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    There’s something important that’s being missed here, due in no small part to the FUD of people who are brainwashed into thinking that C is hard. The problem space and culture is just very different than what a lot of these folks are used to.

    Working on a game is about as different from normal application development as you might ever get. You will not need to maintain it. You (if the survival rates of studios are any indication) will not need to support it into perpituity. You are (in the case of consoles) guaranteed certain hardware behaviors.

    You will spend a lot of time debugging and tweaking. You will spend a lot of time making lots of sweeping changes for whatever reason. You will spend a lot of time doing finicky little optimizations because the world is cruel and unjust. You may find yourself having to scale (on the PC) from machines that are better than most EC2 instances down to a measly Raspberry Pi.

    The thing that people don’t seem to get is that, in a more featureful language (cough C++ cough), the language starts to really fight you once you start making these changes. C++ has this elaborate template and class system, and it’s really great and wonderful if you don’t find yourself having to make big refactors. If you do, though, life gets annoying fast. Abstractions you thought were correct turn out rubbish, and can even (in the case of, say, writing a graphics pipeline) create permanent performance deficits because you are working in a thoughtspace totally divorced from the reality of hardware. And in games, guess what: the hardware matters.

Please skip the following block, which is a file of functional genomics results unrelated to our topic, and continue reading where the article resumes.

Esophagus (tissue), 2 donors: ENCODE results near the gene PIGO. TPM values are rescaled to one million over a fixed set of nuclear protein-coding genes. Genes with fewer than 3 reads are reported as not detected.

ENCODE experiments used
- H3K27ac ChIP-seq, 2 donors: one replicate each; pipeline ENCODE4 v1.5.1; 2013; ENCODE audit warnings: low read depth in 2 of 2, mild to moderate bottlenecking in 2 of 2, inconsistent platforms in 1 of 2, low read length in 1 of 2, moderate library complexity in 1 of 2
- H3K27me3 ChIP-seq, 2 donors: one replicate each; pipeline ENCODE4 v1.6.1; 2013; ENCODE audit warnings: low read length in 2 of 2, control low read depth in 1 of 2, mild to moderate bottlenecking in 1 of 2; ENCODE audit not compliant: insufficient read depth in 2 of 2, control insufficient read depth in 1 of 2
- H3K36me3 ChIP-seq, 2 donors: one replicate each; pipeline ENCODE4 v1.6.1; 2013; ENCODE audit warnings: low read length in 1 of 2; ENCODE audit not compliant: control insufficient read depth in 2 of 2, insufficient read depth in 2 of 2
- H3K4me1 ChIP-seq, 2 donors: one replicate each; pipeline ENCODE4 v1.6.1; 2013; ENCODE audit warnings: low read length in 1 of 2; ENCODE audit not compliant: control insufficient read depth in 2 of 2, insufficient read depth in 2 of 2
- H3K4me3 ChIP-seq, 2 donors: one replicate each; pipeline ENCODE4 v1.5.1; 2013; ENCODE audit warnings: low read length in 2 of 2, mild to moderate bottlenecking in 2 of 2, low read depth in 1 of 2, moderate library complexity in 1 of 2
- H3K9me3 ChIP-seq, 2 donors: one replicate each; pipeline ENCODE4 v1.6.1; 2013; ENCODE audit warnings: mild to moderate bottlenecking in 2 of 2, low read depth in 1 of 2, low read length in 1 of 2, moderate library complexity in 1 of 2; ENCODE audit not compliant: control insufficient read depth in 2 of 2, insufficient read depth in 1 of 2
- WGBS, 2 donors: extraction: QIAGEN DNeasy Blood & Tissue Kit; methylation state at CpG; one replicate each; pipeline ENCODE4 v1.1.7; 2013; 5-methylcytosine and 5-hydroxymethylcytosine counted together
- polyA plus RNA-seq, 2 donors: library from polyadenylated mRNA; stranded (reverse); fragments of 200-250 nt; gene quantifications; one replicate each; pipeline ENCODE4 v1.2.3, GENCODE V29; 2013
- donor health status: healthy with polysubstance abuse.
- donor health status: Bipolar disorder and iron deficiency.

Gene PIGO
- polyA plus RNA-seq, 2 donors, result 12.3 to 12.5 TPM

C code is also trivial to patch up without doing something utterly bonkers by somebody else on the team. It’s all right there what is going on, and as such it is super easy to follow the logic. C++, especially with function and operator overloading and multiple inheritance and weird tricks with references and whatnot, has no such cap on complexity.

    The thing is, I guess, that C is easy to maintain in the field and easy to add last-minute hacks to without things just blowing up everywhere. C++ or other languages can get really wonky as you pile on hacks, and can outright prevent them from happening if you follow their best practices.

    EDIT:

    Also, the boilerplate isn’t bad at all if you choose your abstractions and modules carefully. And pointers are not some scary eldritch trap waiting to byte you. :|

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      A big part of this is choice of abstractions.